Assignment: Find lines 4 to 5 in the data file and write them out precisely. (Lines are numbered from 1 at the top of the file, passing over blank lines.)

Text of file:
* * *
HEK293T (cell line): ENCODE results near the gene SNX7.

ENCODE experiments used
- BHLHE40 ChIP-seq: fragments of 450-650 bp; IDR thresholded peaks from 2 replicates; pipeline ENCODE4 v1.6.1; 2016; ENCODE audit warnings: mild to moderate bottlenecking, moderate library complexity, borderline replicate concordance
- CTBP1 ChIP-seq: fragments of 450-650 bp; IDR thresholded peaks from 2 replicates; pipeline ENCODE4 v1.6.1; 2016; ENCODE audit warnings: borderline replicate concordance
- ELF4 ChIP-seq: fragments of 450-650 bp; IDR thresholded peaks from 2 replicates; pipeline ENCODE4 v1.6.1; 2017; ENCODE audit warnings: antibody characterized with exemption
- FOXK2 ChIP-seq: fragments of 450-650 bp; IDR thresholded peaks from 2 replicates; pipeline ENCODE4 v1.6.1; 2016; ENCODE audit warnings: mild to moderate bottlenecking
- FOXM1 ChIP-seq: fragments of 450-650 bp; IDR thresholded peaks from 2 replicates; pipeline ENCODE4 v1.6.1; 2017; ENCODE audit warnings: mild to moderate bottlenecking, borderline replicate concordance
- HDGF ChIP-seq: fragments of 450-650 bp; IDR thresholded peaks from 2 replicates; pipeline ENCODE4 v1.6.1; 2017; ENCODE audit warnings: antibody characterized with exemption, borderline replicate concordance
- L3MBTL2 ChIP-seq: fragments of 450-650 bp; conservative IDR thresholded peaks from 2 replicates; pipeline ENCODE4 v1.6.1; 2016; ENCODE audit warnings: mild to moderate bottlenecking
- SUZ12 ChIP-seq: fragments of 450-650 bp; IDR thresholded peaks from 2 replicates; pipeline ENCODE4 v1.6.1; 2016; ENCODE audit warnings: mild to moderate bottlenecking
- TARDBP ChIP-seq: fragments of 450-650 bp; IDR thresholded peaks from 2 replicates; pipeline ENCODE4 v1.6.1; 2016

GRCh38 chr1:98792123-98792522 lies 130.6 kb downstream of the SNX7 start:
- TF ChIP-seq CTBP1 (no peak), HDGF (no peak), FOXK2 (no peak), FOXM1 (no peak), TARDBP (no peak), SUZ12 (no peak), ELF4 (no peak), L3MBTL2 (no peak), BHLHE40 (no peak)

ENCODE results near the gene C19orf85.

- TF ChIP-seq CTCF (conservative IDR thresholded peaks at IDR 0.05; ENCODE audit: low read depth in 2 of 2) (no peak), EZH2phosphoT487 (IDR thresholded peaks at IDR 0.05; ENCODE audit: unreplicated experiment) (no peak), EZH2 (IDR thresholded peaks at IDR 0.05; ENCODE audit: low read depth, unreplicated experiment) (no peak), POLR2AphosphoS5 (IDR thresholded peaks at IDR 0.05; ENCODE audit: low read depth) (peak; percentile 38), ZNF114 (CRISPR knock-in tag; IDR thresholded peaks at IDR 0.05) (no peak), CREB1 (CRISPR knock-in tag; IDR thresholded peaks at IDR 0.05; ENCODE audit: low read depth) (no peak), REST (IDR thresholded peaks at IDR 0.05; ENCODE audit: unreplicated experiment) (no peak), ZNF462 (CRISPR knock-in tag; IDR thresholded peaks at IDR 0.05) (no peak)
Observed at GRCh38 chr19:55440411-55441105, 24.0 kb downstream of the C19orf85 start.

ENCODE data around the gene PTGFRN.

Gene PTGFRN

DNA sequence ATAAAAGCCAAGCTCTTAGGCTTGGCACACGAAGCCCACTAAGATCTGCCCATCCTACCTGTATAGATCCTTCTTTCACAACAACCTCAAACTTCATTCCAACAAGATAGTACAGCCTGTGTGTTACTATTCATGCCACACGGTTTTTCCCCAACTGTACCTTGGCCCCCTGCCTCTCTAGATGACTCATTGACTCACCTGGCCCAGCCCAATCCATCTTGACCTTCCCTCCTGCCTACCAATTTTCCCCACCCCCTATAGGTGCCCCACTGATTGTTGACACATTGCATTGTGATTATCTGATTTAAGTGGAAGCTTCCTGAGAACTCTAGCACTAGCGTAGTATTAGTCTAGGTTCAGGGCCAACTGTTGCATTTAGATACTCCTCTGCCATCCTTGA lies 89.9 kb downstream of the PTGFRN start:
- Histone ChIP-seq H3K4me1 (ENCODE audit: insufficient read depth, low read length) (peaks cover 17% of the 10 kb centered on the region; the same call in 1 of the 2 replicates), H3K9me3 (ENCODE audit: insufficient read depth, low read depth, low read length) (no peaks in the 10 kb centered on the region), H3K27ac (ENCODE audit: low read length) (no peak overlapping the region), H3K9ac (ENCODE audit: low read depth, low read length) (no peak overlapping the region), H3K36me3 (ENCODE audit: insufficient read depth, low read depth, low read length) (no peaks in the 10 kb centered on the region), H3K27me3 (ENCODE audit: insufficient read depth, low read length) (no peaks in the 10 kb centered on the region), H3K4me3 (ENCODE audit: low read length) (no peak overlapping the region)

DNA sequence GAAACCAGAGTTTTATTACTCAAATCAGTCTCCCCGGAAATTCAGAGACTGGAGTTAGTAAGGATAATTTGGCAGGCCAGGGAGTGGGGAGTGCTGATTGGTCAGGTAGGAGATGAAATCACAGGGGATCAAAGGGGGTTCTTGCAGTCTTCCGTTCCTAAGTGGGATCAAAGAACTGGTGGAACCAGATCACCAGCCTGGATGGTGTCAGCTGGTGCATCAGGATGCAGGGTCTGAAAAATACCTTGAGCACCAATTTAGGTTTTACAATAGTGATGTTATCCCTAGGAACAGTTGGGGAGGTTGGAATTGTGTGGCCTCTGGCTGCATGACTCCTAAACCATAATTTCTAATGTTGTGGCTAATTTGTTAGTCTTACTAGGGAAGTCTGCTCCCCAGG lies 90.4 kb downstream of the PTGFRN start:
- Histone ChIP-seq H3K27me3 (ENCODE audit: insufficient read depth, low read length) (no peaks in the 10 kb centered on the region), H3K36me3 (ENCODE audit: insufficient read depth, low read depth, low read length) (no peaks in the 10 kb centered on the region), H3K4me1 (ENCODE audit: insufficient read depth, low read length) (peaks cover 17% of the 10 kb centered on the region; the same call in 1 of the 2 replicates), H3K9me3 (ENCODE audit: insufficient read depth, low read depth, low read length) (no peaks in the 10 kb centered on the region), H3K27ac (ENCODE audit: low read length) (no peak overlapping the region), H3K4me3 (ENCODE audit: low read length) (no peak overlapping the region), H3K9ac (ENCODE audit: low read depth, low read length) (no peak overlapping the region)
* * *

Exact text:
- CTBP1 ChIP-seq: fragments of 450-650 bp; IDR thresholded peaks from 2 replicates; pipeline ENCODE4 v1.6.1; 2016; ENCODE audit warnings: borderline replicate concordance
- ELF4 ChIP-seq: fragments of 450-650 bp; IDR thresholded peaks from 2 replicates; pipeline ENCODE4 v1.6.1; 2017; ENCODE audit warnings: antibody characterized with exemption